A contest gives the University-bred apple a name
Frostbite has been around Minnesota for a long time, but hardly anybody knew about it.
The small, sweet apple was bred by the University over 90 years ago, but it lived the obscure life of a breeding stock known by the unglamorous moniker MN447. All that changed, however, last fall, when the U decided to release the apple and held a public contest to confer a new name worthy of its flavor and hardiness.
Run by the U’s Minnesota Landscape Arboretum, the contest had entries pouring in by the bushel—at least 7,000 all told. In late March this year, the appropriately Minnesota-y winning name was revealed.
“The frost part signifies cold-hardy, and the bite part—we want people to do that,” says U fruitbreeder and horticultural science professor Jim Luby, who coordinated the judging with apple scientist David Bedford of the University’s 100-year-old Horticultural Research Center (HRC) in Chaska.
As Luby sees it, the contest was a way to give the public a peek “into the dressing room of a new apple before it hits the stage” of a public release. And one big part of making an apple stageworthy is the naming process.
Several people independently suggested Frostbite: Cindi Cardinal, an employee in the U’s Como Recycling office; Lisa Rolf of Eden Prairie; Caroline and Ted Larson of Chaska; Ann Stout of Woodbury; Bonnie Winzenburg of Brainerd; Matt Zitzow of Roseville, Dianne Brackett of Wayzata; and Linda Davis of Coon Rapids. Each will receive a certificate and a basket of Frostbites. Runner-up names: “Munchkin” and “Small Wonder.”
A scrappy survivor
The apple was bred at the HRC and bore its first fruit in 1921. For many years, University fruit breeder David Wildung kept a small orchard of Frostbites at the U’s North Central Research and Outreach Center in Grand Rapids, where it proved to be more winter hardy than any other apple released by the University.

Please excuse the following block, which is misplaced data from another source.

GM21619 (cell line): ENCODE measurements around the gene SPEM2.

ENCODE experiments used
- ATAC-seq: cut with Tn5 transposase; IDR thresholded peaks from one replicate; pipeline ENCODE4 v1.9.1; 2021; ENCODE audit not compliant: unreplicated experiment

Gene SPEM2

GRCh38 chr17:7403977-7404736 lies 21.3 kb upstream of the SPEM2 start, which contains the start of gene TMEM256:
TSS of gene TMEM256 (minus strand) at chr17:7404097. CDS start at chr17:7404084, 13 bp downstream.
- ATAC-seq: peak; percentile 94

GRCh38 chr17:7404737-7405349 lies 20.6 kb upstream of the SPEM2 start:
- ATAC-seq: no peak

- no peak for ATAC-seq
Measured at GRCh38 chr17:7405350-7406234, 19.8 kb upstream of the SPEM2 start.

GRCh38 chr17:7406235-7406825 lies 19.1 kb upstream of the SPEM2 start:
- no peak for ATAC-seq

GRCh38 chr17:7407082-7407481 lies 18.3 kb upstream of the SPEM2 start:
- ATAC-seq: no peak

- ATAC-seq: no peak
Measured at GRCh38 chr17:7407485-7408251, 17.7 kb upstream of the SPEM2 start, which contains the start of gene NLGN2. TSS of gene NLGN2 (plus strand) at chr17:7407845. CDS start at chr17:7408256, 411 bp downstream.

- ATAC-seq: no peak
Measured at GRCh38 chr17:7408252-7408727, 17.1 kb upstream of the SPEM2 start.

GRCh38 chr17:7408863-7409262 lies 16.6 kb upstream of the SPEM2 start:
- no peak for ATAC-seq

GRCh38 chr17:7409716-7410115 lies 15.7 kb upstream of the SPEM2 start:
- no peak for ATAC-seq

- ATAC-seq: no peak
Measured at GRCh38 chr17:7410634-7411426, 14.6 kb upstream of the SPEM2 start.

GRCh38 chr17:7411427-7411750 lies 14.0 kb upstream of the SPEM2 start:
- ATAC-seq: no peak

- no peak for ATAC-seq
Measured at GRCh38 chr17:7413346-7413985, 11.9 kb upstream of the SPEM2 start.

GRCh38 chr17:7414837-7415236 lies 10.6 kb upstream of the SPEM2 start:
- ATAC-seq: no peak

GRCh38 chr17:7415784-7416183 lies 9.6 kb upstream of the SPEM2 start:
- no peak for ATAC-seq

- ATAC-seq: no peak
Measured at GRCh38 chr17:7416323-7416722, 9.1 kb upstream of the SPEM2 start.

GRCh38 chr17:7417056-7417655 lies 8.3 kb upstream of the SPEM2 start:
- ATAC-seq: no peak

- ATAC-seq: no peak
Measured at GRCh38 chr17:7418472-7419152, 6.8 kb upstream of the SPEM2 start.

Also, though small, the red-striped apple packs a wallop in the flavor department.
“Some people say it’s like tropical punch,” Luby says. “Some graduate students we get from the tropics say it’s like chewing on sugar cane. To me, it’s more like a pineapply, intense flavor. It has high acid, high sugar, and high fruit aroma. It’s very intense—more than one would probably be too many for my taste.”
In fact, says Luby, one reason its release was delayed so many years is that its strong flavor was thought to be a little much in an era when people were less adventurous about their food. Instead, Frostbite found its main use in breeding; it was used to create the long-lasting Keepsake apple, and it is also a grandparent of Honeycrisp, now the official Minnesota State Fruit.
But times change, and people are now showing a wider interest in trying new delicacies. The decision to release the apple came partly in response to requests from nurseries about three years ago, Luby says. Trees are now being propagated and may come up for sale around 2010, but no new fruit is likely to appear until around 2014.
In the meantime, the Arboretum has a few Frostbite trees that bear fruit in late September and early October. And for those who find strong fruit flavors a little much, word has it that Frostbite makes good cider and is also excellent for baking.
Honeycrisp and Keepsake aren’t the only other great apples to come from the U. University apple breeders have been in the business of breeding great apples for a long time.
Apples of their ears
With 7,000 entries, the apple-naming contest turned up its share of
colorful also-rans, many of which played on the apple’s tropical flavor
but northern lineage. Here are a few:
• Garrison Peeler
• Alotta Colada
• Arbor Eatum
and last but not least:
• Last Tango in Embarrass
A primer on apple breeding
Apple blossoms, explains Jim Luby, will only form fruit if
pollinated by a tree of a different variety. But because the flesh of
the fruit is produced by the maternal branch, it always matches the
maternal variety, regardless of which variety supplied the pollen. The
seeds within the fruit are hybrid, however, and will grow into trees
bearing fruit with different traits from the maternal tree.
To preserve desirable traits, breeders propagate apple trees not by seeds but by grafting branches from the chosen variety onto rootstock. When mature, the branches will always bear apples with the same (maternal) flesh as the graft.